CanonDraft Strategy

Monte Carlo Strategies to Win 2016 MFL10s – Part I

Editor’s note: This is one of two Monte Carlo simulation articles aimed at solving the best-ball puzzle, each using different assumptions. We believe doing so gives a good idea of the range of possible outcomes. For the other article by Nick Giffen (@RotoDoc), click here.

We’re back!

You MFL vets out there might remember the Monte Carlo article that your humble authors wrote a few years back. Some of you took our advice and increased your winnings by double digits. Kevin Cole wrote these very kind words about our Early-RB Strategy that we advocated for in our original 2014 article:
Around mid-way through my MFL10 drafting, I switched from a 4 RB allocation with one or two taken in the first five rounds, to much earlier RB drafting with three to four taken in the first 5 rounds. I finally “bought in” on the philosophy presented in the excellent Monte Carlo analysis by AJ Bessette and Greg Meade. The improvement in results was dramatic. Luckily, my switch in strategy coincided with a switch to MFL50s & 100s, which ended up turning my losses into a 25 percent gain.
While we try not to strain our arms patting ourselves on the back, the reality is that the 2016 NFL year will be much different from the 2014 one. The Golden Age of Passing continues to overwhelm both real life and fantasy football, and past seasons are dropping further and further out of sample. Our original sample of 2011-2013 isn’t recent enough to use for decision making this year, so we dug into our Monte Carlo model to update our analysis. After figuring out what the hell we were doing in 2014 (comment your code people), we made a few improvements to develop a new pick order for 2016.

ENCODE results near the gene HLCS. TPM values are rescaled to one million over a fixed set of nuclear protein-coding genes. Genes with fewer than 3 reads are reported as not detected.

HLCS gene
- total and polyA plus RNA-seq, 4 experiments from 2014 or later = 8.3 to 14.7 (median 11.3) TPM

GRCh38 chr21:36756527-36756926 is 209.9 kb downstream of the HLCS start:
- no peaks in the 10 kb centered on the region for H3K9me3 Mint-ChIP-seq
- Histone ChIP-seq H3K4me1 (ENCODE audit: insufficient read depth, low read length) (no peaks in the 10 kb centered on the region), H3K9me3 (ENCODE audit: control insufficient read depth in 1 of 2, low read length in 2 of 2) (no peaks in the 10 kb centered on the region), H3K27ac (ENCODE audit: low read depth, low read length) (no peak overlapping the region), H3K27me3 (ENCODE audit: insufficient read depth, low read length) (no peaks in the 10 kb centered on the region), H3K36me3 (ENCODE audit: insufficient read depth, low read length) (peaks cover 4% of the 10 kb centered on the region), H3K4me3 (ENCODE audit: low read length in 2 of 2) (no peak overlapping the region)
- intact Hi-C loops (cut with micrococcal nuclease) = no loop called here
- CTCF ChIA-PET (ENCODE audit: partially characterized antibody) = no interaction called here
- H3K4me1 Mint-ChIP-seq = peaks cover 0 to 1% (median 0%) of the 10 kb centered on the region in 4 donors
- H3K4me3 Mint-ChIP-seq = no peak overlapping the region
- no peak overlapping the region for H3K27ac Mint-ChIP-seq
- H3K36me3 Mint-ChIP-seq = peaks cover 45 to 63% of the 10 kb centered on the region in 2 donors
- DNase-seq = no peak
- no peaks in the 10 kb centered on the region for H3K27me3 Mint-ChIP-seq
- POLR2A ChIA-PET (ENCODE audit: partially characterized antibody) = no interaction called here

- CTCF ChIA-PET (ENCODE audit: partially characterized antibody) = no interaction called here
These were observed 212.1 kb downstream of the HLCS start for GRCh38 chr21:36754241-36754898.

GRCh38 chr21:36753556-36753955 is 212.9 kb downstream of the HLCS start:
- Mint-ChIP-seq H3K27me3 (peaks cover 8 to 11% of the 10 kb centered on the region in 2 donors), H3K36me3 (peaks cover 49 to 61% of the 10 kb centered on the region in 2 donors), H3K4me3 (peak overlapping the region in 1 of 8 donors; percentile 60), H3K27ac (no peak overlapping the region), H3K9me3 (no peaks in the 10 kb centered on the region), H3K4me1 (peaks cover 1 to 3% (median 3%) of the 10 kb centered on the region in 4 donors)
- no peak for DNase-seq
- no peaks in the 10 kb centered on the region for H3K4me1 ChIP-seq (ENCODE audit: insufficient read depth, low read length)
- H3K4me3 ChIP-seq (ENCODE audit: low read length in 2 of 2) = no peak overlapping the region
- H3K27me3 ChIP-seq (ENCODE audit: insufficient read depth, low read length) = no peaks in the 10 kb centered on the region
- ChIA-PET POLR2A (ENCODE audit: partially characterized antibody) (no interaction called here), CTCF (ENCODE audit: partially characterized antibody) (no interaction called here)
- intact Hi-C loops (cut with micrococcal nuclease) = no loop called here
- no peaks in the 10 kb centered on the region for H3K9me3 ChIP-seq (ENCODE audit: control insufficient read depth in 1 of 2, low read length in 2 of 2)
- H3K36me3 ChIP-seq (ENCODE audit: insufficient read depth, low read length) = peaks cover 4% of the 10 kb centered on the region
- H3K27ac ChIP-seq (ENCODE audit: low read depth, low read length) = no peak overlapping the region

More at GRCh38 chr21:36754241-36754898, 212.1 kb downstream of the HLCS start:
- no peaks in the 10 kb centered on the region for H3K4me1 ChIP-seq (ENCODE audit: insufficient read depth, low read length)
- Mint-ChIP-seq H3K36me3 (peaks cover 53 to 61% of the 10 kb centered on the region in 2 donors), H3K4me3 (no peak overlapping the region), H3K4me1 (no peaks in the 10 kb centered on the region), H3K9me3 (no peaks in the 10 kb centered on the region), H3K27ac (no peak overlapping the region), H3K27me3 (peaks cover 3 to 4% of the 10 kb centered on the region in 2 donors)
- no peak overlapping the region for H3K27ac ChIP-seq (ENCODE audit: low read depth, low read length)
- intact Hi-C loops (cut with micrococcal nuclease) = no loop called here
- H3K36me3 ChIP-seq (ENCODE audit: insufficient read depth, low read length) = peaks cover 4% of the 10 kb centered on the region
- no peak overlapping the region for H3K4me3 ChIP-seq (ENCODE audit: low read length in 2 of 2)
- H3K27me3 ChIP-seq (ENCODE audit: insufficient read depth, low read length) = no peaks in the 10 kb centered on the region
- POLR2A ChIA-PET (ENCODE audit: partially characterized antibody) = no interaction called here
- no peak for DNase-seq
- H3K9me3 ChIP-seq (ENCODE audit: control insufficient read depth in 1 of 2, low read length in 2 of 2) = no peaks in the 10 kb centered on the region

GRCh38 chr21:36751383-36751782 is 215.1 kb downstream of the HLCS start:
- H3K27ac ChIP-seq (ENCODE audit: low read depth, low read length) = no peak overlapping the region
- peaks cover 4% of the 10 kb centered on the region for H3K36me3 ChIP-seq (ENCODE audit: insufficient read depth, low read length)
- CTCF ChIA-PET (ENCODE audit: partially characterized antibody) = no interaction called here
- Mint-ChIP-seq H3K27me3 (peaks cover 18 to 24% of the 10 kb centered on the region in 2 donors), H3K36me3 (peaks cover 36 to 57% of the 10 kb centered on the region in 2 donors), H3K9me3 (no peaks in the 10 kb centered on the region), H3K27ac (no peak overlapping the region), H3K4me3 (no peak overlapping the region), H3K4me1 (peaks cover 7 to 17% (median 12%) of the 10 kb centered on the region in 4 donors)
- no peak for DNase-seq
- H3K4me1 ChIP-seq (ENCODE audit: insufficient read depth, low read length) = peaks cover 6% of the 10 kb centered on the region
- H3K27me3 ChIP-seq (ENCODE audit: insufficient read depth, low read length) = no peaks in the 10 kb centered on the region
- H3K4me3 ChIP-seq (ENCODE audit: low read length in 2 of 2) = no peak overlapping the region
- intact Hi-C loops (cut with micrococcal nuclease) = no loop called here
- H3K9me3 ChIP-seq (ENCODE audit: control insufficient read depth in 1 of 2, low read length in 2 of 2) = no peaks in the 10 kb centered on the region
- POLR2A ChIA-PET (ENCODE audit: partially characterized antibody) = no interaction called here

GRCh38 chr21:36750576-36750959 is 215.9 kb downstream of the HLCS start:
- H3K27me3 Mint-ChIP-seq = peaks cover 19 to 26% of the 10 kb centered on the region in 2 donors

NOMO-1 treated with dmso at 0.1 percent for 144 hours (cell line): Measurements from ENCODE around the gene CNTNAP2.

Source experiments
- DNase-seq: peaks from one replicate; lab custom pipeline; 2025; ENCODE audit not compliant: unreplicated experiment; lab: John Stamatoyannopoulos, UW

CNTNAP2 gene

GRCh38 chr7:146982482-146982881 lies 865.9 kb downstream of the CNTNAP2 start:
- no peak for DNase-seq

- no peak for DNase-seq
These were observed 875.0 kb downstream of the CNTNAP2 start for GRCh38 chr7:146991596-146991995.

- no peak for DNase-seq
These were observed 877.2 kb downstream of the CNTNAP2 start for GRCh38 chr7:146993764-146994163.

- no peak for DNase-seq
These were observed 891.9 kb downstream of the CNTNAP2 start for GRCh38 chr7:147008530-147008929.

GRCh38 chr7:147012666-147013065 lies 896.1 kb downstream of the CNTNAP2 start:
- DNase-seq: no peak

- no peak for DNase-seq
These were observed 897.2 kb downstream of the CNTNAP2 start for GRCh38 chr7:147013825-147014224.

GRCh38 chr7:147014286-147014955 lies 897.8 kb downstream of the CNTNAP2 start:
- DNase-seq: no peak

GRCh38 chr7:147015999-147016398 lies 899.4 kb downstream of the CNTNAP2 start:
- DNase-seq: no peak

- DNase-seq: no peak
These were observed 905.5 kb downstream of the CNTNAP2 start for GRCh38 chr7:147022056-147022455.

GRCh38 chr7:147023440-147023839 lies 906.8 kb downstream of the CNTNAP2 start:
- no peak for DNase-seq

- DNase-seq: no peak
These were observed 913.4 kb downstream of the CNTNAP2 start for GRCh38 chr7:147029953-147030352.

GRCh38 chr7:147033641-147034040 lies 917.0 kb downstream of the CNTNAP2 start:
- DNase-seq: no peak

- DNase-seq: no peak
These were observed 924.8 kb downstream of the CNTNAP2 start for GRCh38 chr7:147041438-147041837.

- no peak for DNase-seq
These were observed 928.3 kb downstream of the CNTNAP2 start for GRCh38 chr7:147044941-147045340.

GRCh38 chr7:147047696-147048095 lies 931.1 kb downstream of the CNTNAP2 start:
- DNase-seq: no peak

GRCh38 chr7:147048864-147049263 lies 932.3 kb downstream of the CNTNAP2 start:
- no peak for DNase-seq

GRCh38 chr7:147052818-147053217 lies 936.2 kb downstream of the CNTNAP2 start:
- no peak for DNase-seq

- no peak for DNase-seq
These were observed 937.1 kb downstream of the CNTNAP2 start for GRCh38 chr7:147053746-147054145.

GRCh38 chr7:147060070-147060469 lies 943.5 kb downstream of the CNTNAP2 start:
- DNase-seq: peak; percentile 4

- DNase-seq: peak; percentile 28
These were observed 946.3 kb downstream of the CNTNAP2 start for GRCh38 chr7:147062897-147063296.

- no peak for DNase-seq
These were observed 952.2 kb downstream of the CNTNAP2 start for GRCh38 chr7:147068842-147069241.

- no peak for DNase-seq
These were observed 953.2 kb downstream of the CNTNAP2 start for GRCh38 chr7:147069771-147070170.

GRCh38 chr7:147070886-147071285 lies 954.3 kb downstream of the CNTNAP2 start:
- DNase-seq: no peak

Methodology

We used a similar Monte Carlo model to our 2014 version, with the big change being using 2014-2015 data instead of 2011-2013. If you care about the specifics of what a Monte Carlo analysis is, check out our old article where we describe it in depth. Tl;dr, it simulates weekly scores based on the positions you pick at each ADP to figure out what positional allocation is optimal. We also put in some adjustments for injuries which our original article didn’t account for. We looked at historical injury rates by position as well as some third party injury predictions to come up with a likelihood of missing each game by position. This was added into the simulation so that players took zeroes for bye weeks and injuries the correct proportion of weeks. This was modeled in separately from ADP since injury likelihood and ADP have no reason to be correlated, so we assumed the same rate of games missed by position regardless of where they were selected.

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By AJ Bessette and Greg Meade | @mirage88 | Archive

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